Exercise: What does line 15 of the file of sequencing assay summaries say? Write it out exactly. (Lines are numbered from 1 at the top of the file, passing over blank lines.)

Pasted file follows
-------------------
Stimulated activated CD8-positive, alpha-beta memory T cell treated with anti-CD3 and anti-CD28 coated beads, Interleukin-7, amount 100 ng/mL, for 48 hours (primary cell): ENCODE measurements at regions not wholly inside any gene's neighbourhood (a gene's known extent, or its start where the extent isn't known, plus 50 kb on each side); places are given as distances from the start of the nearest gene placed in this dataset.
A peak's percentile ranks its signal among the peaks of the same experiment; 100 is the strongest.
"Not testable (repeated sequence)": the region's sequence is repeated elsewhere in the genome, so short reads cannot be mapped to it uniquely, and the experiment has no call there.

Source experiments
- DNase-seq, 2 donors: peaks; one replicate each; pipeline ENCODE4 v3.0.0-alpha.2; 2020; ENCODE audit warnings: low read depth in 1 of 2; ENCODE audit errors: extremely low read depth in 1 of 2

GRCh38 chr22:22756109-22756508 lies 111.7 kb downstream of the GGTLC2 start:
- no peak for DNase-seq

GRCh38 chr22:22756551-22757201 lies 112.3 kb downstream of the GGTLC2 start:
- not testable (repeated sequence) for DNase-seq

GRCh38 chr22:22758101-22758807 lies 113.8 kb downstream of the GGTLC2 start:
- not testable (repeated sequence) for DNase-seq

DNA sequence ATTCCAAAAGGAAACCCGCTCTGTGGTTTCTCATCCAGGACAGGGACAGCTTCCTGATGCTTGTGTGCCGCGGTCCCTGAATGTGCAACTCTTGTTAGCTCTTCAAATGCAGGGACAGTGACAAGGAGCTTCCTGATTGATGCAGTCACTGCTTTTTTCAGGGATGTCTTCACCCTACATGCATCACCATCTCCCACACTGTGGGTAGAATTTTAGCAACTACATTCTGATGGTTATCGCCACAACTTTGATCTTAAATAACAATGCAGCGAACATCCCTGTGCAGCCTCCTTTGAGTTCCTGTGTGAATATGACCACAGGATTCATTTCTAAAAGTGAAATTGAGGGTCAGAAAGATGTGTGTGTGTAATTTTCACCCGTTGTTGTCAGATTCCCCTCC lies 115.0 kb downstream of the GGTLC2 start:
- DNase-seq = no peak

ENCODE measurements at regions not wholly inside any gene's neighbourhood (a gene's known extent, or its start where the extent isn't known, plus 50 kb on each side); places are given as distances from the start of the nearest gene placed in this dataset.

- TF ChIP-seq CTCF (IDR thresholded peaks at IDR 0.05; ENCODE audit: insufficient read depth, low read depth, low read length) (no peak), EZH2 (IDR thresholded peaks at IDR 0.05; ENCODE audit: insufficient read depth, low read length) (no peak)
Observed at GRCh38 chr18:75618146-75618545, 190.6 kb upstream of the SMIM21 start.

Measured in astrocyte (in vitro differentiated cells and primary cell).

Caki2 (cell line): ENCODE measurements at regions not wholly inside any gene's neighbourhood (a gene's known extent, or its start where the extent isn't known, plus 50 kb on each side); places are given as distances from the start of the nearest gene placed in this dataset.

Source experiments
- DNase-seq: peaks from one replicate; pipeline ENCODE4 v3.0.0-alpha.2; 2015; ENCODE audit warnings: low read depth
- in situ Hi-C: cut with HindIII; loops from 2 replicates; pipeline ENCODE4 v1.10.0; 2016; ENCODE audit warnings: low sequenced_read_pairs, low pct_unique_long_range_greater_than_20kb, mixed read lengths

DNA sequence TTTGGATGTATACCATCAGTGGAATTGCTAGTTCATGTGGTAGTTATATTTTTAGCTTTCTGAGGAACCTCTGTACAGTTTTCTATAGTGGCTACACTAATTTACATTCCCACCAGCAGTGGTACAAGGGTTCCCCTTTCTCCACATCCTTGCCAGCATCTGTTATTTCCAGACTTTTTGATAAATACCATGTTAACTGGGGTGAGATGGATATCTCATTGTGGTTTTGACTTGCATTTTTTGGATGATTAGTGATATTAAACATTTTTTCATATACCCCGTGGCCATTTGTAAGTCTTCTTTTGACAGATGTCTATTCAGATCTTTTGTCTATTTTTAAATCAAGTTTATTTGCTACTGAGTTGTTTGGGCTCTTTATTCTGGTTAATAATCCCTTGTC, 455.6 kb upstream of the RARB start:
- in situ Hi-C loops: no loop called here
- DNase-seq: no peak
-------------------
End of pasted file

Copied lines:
- TF ChIP-seq CTCF (IDR thresholded peaks at IDR 0.05; ENCODE audit: insufficient read depth, low read depth, low read length) (no peak), EZH2 (IDR thresholded peaks at IDR 0.05; ENCODE audit: insufficient read depth, low read length) (no peak)